In the unsealed filing, Fox ripped the Commonwealth's defense of Fina's actions.

"The Commonwealth actually asserts that because Messrs. Schultz and Curley were aware that Ms. Baldwin was general counsel for Penn State, they should have understood that they were merely second-class clients, and, as a result, are entitled to no attorney-client privilege whatsoever," Fox wrote.

But the Rules of Professional Conduct do not mention "a watered-down second-class version of clienthood," Fox wrote; the rules of Professional Conduct only define "one form of clienthood" that's subject to the attorney-client privilege.

Before she flipped, Fox wrote, Baldwin announced to "Schultz and Curley, the court, the grand jury, as well as the Commonwealth's lawyers" that she represented Schultz and Curley. But as their lawyer, Fox wrote, Baldwin was "required, in fact, to represent both of them to the full extent required by her fiduciary duties . . . the Pennsylvania Rules of Professional Conduct, the Pennsylvania statutory provisions covering the right to counsel before a grand jury" as well as the U.S. Constitution.

But in reality, Fox wrote, while Baldwin was representing her clients, "her fingers were crossed behind her back, and she never fully intended to fulfill that obligation, let alone warn them they would not receive the benefit of attorney-client privilege because of their second-class status."

"The law governing the attorney-client privilege in a joint representation is clear," Fox wrote. "There can be no waiver of the privilege unless each client has given his or her informed consent . . . to waive the privilege."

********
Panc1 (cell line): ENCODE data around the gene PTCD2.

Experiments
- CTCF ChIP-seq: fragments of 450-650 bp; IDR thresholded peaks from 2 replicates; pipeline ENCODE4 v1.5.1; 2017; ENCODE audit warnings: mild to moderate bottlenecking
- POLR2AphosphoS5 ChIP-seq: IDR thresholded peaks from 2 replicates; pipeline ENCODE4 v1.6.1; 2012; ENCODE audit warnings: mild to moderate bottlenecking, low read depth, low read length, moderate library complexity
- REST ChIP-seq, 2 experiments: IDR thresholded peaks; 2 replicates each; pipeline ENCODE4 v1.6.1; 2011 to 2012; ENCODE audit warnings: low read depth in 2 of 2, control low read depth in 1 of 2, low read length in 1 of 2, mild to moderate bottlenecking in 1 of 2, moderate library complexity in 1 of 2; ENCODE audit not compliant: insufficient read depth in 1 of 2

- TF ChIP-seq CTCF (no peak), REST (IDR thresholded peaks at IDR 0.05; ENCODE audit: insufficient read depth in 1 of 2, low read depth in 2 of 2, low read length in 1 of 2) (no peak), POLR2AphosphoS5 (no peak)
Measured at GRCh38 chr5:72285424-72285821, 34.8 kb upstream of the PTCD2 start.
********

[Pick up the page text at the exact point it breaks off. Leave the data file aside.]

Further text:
But the record of the case "demonstrates that there never was so much as a telephone call" to let Schultz and Curley know that the Commonwealth was seeking a waiver of the attorney-client privilege, and that Baldwin was planning to testify against her clients, Fox wrote.

By not telling her former clients she was about to stab them in the back, Fox wrote, Baldwin "turns the law of privilege literally upside-down, rendering it a false protection and leaving the clients helpless before the power of the Commonwealth."

That certainly was OK with Frank Fina. As for Baldwin, Fox wrote, her "sins here are both manifold and manifest. Turning against one's client is the greatest betrayal a lawyer can commit."

"But that is what Ms. Baldwin did here, stripping the clients of any opportunity to object to her misdeeds," Fox wrote. "Either she was subpoenaed to the grand jury or she voluntarily agreed to appear. Either way, she ran right through the red light by, in fact, testifying before the grand jury without notice to her former clients."